When it comes to maintaining the gearbox of your machine, choosing the right industrial gear oil is crucial. It should be considered during all set up or maintenance as it is an integral structural element. When selecting a gear oil, certain parameters should be considered. Parameters such as speeds, performance, environmental influences (weather conditions etc) and special operating conditions (extreme temperatures) need to be considered.
Once you have considered these parameters you can then select the:
Oil type (mineral or synthetic)
Viscosity - This is usually stipulated by the machine itself.
Wear protection level
Gear oil properties
The properties of gear oils are determined by the base oil and additives. The essential requirements for gear oils are:
Operating temperature range
Low temperature behaviour
Compatibility with interior coatings
Wear protection - fretting, micro-pitting
Polyglycol oils are very well suited to gears with a high proportion of sliding friction, e.g, worm and hypoid gears. When they are combined with the right additives they show excellent anti wear behaviour, especially in worm gears made from steel/bronze.
Gear oils based on specific polyglycols and additives may be used for the manufacture of physiologically safe gear lubricants. (H1 oils) for use in the food-processing and pharmaceutical industries.
You should avoid mixing polyglycols and mineral oils. Polyglycols have a high resistance to oxidation so are often used at extremely high gear temperatures.
Key properties of polyglycol oils
Very low friction results.
Can be used for the manufacture of food safe gear oils.
High resistance to oxidation.
Good for high gear temperatures.
What is an Ester oil?
Synthetic ester oils are a combination of acids and alcohols. Ester oils that are used in industrial gears are normally the rapidly biodegradable type, their performance is normally compatible with polyalphaolefin or polyglycol oils.
Depending on the individual oil, ester oils may show particularly good thermal resistance or a particularly good low-temperature behaviour. Mixing ester oils with polyglycols is possible to a limited extent only.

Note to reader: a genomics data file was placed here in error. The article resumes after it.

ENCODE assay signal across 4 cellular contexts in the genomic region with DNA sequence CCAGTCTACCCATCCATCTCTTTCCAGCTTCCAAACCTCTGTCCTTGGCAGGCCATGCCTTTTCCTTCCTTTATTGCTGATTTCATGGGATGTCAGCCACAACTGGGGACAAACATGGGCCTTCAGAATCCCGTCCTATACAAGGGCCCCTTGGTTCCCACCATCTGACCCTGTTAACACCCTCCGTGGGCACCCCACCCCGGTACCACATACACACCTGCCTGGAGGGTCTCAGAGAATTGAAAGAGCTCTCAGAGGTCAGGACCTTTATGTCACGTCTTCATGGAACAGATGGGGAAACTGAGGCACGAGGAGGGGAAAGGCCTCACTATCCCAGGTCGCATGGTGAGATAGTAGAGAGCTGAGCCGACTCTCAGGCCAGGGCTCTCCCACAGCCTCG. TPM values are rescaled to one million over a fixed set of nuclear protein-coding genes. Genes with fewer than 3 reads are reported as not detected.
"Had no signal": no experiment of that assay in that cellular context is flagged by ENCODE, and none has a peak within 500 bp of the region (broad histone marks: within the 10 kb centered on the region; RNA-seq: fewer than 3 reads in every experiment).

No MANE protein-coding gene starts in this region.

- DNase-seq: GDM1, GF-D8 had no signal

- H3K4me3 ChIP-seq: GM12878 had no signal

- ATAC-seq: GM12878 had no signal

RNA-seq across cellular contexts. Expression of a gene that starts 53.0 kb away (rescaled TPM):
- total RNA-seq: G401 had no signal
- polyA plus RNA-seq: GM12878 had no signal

What are Polyalpha-Olefins (PAO’s)?
With a chemical structure similar to mineral oils, Polyalpha-Olefins or PAO’s as they are commonly known are generally known under the designation synthetic hydrocarbons, also know as SHC’s. Their compatibility with paints and seal materials is similar to that of mineral oils. They should also be disposed of or reprocessed in the same way as mineral oils.
Gear oils that are based on PAO show good oxidation resistance which allows much longer between oil changes. They also show very good low-temperature behaviour.
In industrial gears the operating temperature is between 20 and 150°C. This depends on the type of gear and the application.
When using mineral based gear oils, an oil temperature of
75-80°C should not be exceeded.
Heating of a gear system, especially the gear wheels , bearings and lubricant is one of the most important criteria to evaluate a gears performance. Apart from design-related influences, the conditions in which the gear is operating is the biggest factor. Gear oil temperatures rise when they are exposed to thermal radiation or an increasing ambient temperature. They are not quite as high when the gear is operated under partial load conditions or intermittently. It is important not to exceed the permissible temperature limits in individual gear components, the lubricant and the accessories (filters, pumps etc). When it comes to viscosity selection the oil sump temperature or temperature of the injected oils is an important factor.
If the operating temperature is above average or there are temperature peaks then this can indicate malfunctions or incipient damage.
Gear manufacturers are constantly trying to solve the problem of seizure, micro-pitting and wear reduction under high sliding loads in their machines. When gears are heavily loaded they are potentially susceptible to seizure and pitting, high loads generate high pressures and temperatures, which can lead to tooth damage resulting in premature gear failure.
Synthetic gear oils contain additives that help to protect against micro-pitting, spalling, surface fatigue and scuffing which makes them an excellent option for machines that are under heavy loads.
Hopefully after reading this article you will have more of an understanding of which industrial gear oil is right for you. Most machines will specify a viscosity but will not specify whether to use a synthetic or mineral oil as this ultimately depends on operating conditions and load level of your machine. If you require any further assistance please contact us and one of our Castrol® Experts can help you make the right choice. You can also download a free gear oil guide that shows the different oil properties in a quick, easy to understand comparison.